Tonight Lucy came down with the good news of Rufus' safety. I do desire to thank God for His great goodness in thus keeping him unharmed amid such fearful carnage. He writes thus to his mother:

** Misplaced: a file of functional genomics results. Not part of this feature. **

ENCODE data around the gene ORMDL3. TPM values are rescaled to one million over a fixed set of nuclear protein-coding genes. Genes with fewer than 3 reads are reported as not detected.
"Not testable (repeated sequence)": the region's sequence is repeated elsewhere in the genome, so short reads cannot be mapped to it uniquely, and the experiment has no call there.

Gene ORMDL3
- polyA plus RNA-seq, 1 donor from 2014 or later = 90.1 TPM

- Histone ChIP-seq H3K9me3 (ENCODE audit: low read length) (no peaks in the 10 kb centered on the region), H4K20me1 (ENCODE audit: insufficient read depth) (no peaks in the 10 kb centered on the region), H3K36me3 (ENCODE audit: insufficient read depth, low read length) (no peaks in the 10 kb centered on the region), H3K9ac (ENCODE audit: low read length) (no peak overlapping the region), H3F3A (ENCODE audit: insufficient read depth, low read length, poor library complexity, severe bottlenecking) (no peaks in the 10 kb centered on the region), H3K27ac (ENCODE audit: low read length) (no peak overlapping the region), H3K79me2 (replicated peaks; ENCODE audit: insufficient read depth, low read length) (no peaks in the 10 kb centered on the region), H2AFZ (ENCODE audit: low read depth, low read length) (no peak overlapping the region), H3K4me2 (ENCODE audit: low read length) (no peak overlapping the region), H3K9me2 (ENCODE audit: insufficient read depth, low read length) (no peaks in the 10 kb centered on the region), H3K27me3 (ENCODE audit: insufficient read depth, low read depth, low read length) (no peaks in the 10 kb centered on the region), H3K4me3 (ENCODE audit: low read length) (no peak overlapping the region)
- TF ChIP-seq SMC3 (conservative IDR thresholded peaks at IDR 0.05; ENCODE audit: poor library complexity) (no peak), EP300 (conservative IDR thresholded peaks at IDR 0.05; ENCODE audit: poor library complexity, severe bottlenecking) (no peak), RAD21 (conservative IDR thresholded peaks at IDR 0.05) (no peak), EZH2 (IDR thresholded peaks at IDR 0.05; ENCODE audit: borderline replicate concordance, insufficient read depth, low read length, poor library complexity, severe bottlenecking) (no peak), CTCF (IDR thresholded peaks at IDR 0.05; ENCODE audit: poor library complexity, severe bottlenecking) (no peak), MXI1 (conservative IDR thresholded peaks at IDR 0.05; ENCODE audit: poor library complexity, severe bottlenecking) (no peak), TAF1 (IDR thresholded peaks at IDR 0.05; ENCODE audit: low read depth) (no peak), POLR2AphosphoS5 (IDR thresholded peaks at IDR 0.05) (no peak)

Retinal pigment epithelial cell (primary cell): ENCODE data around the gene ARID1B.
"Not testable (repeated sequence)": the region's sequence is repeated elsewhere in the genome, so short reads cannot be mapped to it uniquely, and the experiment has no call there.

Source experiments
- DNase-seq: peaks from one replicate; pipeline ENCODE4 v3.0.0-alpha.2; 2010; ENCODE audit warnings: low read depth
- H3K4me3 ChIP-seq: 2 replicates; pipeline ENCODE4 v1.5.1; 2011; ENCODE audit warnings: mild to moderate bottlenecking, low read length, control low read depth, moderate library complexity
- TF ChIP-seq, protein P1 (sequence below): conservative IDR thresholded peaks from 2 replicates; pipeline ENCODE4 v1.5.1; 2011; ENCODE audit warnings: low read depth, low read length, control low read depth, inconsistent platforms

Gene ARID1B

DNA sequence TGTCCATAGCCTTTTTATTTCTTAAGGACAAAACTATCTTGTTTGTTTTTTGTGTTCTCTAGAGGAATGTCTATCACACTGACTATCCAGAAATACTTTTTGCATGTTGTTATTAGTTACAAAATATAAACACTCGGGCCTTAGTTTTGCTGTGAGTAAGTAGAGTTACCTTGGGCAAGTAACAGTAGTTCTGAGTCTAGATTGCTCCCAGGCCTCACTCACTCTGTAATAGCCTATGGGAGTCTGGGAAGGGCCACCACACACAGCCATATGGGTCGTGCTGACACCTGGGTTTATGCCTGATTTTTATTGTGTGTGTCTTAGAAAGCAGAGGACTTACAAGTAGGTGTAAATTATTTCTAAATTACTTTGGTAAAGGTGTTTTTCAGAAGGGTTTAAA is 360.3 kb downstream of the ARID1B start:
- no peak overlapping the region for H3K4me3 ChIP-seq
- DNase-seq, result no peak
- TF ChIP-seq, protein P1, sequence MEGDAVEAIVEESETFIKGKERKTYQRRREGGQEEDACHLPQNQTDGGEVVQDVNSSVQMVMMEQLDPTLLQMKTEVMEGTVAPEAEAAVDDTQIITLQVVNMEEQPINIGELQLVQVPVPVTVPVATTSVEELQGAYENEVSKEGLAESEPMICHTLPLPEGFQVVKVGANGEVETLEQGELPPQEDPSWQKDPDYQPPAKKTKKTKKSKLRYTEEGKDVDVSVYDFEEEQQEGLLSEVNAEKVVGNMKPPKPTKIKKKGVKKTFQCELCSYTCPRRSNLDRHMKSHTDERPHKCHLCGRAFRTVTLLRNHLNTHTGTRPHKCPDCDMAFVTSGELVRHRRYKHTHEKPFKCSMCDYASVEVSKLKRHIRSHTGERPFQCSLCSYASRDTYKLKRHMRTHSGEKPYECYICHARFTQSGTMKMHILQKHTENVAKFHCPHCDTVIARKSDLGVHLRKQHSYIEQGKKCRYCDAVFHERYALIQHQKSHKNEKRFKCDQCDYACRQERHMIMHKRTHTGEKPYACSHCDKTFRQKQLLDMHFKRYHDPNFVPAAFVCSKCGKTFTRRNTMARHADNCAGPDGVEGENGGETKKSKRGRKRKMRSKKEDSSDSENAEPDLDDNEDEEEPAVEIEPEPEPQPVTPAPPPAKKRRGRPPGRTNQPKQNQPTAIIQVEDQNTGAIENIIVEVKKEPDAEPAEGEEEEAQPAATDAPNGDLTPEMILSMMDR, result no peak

Before the enemy near Sharpsburg, Sept. 18th. My dear Mother. I have come safely through two more terrible battles. South Mountain and the terrible battle yesterday. Our regiment is almost gone. We have lost near 400 men in killed and wounded in the late battles. Seven out of twelve officers in the last battle were shot. We are now under Hooker and will probably be annihilated as a regiment before he or our Brigadier will let our brigade be relieved. The men have stood like iron and been worth any two Eastern brigades in the army. Lt. Col. Bragg was wounded yesterday. I commanded the regiment and was obliged at one time to carry the color to keep the men up to save a cannon. It was riddled to ribbons in my hands, but God bless them every boy from the Badger State in sight rallied around me, and we saved our battery. We lost 160 men out of 400 in the fight. The battle may be renewed at any moment. Your aff. son, Rufe.The more we learn of the surrender of Harper's Ferry the more it appears there was base treachery and cowardice at the bottom of it. I never had faith in Col. Miles. He was a drunken, miserable wretch and should never have been trusted with so important a post. He dies unlamented with a blot upon his name. The rebels boast of the valuable opportune stores they obtained there. Among other things they took 1800 splendid horses. The rebel loss during the late battles is estimated at 20,000, our own loss at 10,000 killed and wounded.